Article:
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5YO turns into the devil. Behaviour and discipline
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#1 melbgirl

Posted 28 December 2012 - 08:20 PM

I am so very touched by all your replies.

Thank you all for your time (and there was a lot of time requied for this epic post!)

I have decied to take all your advice and discuss it with DH.

You have all given me a lot to think about and you were all so nice about it, just what I needed tonight.

Thanks for the hugs, I always thought they were a bit strange, but I really appreciated them tonight original.gif


I'll be back to let you all know how I went original.gif

Edited by melbgirl, 28 December 2012 - 09:42 PM.


#2 sakura73

Posted 28 December 2012 - 08:30 PM

I don't have any answers but I wanted to reply and say you and your DH sound like you are doing an amazing job in hard circumstances.

It seems like he has some fears perhaps about bed. Can you talk to him about them?

And perhaps, instead of removing privileges and toys for bad behaviour, switch focus and reward good behaviour with a star chart or something? Since he does know how to behave at some times?

But I also think you might want to chat to your GP about this.

Good luck, OP.

#3 libbylu

Posted 28 December 2012 - 08:32 PM

Wow - that sounds totally tough.
I can really only think of two things.
1. He sounds irrational and overtired at bedtime. Perhaps he needs to go to bed an hour or half an hour earlier so he is still calmer and not overtired.
2. We also had a lot of bedtime battles but they were caused by something different - our DS has separation anxiety and was genuinely panicky about me leaving him alone in his bedroom, which was the cause of the playing up - all he wanted was me to lie in bed with him and would go bonkers (like your DS) if I left the room.  We got through this with POSITIVE reinforcement rather than taking things away that he already has (like you we had tried that and it failed), we allowed him to add five marbles into a small jar each night as he got into bed and when he filled the jar he could pick a new toy from the shop.  For each bit of bad behaviour after lights out we would take out a marble (marbles are easier to take back than stickers and they get great satisfaction in dropping them in the jar).  It took him about 3 or 4 days to get the hang of it, and then he really got into filling up that jar and there was a massive improvement.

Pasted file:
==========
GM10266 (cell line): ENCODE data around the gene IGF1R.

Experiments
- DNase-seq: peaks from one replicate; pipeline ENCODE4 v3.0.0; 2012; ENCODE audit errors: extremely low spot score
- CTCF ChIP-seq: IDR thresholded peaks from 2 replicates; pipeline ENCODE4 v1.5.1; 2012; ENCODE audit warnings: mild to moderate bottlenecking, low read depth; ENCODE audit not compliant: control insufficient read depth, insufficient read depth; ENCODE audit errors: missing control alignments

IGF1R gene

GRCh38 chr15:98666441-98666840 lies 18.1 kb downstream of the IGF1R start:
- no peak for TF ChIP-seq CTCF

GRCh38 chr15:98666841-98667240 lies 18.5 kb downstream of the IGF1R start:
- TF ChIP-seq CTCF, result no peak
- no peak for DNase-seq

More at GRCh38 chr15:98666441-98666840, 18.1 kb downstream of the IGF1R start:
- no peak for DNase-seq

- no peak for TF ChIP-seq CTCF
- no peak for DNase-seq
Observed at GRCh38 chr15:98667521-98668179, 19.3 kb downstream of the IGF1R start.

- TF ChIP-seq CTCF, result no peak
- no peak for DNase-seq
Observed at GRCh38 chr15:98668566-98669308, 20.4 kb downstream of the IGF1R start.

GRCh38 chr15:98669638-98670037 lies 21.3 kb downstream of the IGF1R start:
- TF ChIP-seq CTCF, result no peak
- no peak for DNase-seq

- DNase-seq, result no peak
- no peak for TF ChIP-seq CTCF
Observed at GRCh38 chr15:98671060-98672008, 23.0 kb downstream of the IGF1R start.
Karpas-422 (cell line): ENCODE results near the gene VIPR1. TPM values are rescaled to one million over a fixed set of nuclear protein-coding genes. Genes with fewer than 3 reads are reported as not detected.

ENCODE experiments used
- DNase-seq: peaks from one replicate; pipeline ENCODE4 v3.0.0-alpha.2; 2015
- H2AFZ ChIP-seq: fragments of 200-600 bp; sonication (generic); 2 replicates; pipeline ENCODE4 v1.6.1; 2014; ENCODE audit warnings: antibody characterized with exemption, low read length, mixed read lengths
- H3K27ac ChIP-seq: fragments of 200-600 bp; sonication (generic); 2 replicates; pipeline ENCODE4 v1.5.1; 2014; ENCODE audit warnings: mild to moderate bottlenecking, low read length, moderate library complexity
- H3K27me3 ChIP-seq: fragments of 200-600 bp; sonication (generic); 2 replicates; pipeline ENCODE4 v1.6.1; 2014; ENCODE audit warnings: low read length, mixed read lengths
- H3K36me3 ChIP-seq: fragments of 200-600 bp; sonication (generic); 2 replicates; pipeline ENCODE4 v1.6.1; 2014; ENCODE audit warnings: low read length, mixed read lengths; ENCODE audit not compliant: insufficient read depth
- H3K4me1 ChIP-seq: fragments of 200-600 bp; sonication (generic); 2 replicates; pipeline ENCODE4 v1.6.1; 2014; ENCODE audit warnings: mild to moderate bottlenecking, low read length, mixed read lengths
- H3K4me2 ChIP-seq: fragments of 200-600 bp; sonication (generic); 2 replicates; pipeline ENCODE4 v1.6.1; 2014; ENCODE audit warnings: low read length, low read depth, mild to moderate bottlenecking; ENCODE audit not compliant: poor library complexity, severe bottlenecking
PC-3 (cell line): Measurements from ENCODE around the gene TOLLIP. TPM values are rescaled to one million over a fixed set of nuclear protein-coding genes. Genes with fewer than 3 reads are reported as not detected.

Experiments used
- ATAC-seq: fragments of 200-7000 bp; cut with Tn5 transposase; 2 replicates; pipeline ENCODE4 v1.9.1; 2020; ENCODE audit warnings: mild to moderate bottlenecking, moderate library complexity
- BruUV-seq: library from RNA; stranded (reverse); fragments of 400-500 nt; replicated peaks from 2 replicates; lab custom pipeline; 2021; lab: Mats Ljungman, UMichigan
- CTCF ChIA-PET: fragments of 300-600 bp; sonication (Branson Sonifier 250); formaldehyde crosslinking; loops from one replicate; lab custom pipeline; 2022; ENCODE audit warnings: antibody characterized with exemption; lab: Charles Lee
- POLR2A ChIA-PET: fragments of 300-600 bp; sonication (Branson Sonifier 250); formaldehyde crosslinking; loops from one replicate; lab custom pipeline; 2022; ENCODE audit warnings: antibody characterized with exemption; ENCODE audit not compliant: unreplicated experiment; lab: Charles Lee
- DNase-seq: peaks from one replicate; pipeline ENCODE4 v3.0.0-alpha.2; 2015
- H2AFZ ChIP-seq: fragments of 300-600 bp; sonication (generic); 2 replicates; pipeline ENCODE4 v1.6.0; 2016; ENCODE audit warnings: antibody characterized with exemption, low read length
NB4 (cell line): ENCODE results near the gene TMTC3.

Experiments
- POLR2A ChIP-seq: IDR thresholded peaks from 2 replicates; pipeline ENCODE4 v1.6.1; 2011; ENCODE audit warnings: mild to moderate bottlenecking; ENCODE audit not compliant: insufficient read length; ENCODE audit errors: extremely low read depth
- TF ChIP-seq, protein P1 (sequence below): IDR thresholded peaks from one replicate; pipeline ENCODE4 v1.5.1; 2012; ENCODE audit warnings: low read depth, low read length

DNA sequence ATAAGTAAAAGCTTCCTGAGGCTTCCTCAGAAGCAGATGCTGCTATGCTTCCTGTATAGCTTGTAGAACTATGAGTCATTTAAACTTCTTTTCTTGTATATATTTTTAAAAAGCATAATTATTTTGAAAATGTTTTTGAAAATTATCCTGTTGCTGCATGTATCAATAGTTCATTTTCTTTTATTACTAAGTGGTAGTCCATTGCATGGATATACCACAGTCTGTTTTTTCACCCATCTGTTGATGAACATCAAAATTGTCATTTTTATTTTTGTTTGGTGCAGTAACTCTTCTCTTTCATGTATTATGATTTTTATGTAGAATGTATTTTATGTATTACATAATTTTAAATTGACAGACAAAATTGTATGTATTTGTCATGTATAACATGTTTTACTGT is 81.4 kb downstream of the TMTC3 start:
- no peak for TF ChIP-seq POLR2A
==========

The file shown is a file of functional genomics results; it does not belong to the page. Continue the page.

I wish you the best of luck - it sounds really tough.

Edited by libbylu, 28 December 2012 - 08:34 PM.


#4 chucklebury

Posted 28 December 2012 - 08:37 PM

Op I don't have a anything helpful o add except big hugs
Also ave you checked him for worms? Is he maybe doing it for dads attention if he is not seeing him all day?

#5 Mamacass2

Posted 28 December 2012 - 08:43 PM

OP I have been through this with my DS who is 6, we went through about 2 years of this behaviour with him hitting and kicking mostly DH. I could almost write your post word for word. I think with my DS it was because a new baby came along who is now almost 3 and he was jealous. She would and still does go to bed after him so I think he felt he was missing out on something. As another poster has suggested I brought his bedtime forward by half an hour because I thought he may be too tired to cope with things. I also have a very set in stone bedtime routine for him. He has a two minute alarm on his dad's phone before he goes down to his room, we then do teeth and toilet, a reader and story, then we have five minutes more. I instigated five minutes more element to his routine at the suggestion of a couple of other mums a year or so ago where it is his special before sleep time with just me and we chat about the day and stuff, sometimes he likes a tickle or a made up story instead of the chat. This has all helped, he also now seems to mostly grown out of it. He has not thrown a bedtime tantrum/meltdown for a long time and he only sometimes comes out of his room now after we have said goodnight. Anyway I hope this has reassured you a bit that other people are going through the same thing. I have shed many a tear over bedtime, it is so frustrating! Good luck.

#6 Ines07

Posted 28 December 2012 - 08:44 PM

My 5 year old DS is starting to do the same thing at bedtime, not getting physical or loud, but constantly getting out of bed for no reason. I've found that after being at preschool or having a physically demanding day he was much better at going straight to sleep. But since school holidays began he's been worse, even thought he is still tired, but I suppose not exhausted.

So 2 ideas:
1. take him for a long walk, to a friend's house or to the beach etc ( as you have said no more park visits) to tire him out.